FBI search warrants apply to la-la land. A federal overlay of districts. But no one rebuts the location on the warrant.

FBI warrants oddly cite ‘districts’ rather than the 50 union states. They do this because they do not have jurisdiction over the states.

Take this warrant against Google, which is located with California, but they end the location with the Northern District of California.

Portion of search warrant - on servers operation by Google, Inc., headquartered at 1600 Amphitheatre Parkway, Mountain View, California, located in the Northern District of California...

If federal LEOs had jurisdiction within California (1850), then the search warrant would just say California.

Sure, the Justice Department has districts, for their internal organization, but on a warrant that would be superfluous. But on this warrant, that district is essential, because as stated above, Justice Dept does not have jurisdiction within California (1850).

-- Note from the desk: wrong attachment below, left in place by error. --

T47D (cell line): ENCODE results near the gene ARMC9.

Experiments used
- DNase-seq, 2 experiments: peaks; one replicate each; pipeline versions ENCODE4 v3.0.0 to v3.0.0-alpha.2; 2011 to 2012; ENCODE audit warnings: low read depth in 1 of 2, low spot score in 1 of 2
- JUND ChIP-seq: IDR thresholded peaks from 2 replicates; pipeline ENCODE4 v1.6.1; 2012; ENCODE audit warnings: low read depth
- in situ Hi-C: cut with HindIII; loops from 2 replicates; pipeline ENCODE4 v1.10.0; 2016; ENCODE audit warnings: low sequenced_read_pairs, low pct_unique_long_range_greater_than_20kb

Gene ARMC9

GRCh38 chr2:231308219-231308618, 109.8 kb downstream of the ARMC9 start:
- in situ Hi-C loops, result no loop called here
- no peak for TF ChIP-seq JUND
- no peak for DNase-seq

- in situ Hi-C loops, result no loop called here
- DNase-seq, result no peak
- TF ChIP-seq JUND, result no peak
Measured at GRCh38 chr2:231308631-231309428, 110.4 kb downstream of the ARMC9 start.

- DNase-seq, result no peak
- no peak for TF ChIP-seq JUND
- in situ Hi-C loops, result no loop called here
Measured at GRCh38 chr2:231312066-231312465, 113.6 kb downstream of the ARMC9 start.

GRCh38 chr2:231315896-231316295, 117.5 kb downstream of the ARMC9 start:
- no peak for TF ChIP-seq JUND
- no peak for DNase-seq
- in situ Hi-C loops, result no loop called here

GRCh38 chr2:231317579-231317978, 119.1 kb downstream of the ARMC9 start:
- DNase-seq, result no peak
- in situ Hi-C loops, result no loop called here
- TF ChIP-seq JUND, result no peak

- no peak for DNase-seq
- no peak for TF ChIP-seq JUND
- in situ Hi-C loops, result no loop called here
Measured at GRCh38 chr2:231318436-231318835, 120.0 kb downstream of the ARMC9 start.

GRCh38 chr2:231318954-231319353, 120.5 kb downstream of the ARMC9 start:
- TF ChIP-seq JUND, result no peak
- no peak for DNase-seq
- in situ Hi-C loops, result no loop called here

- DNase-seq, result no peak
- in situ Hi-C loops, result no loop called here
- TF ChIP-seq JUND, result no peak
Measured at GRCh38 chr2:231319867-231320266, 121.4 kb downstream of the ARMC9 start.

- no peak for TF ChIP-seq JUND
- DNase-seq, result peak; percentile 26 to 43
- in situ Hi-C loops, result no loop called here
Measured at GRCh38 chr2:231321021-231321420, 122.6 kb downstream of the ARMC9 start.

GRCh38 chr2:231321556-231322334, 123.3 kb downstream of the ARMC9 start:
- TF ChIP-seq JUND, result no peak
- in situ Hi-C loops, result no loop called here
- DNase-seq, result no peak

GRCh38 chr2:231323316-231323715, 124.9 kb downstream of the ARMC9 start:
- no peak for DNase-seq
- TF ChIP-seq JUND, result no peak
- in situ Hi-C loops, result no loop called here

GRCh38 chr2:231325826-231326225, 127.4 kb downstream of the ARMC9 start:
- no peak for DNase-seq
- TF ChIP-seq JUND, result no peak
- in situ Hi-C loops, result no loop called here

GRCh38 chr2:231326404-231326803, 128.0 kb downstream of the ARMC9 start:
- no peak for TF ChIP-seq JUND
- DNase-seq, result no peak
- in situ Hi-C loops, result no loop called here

In a different warrant, the introduction (first section) says it occurred within the Eastern District of Virginia. In this sentence, no mention of Virginia (1776).

snippet of warrant: "These acts occurred within the Eastern District of Virginia." If presented with a warrant, I would take a map of the area and ask the officer of United States to point to land referenced by the warrant.

I might also ask the officer to stand on the land referenced by the warrant.

Of course, this would not be possible because my home is not part of any of their districts. It’s not even within their district. Their districts only cover territory over which United States, in congress assembled, has jurisdiction.



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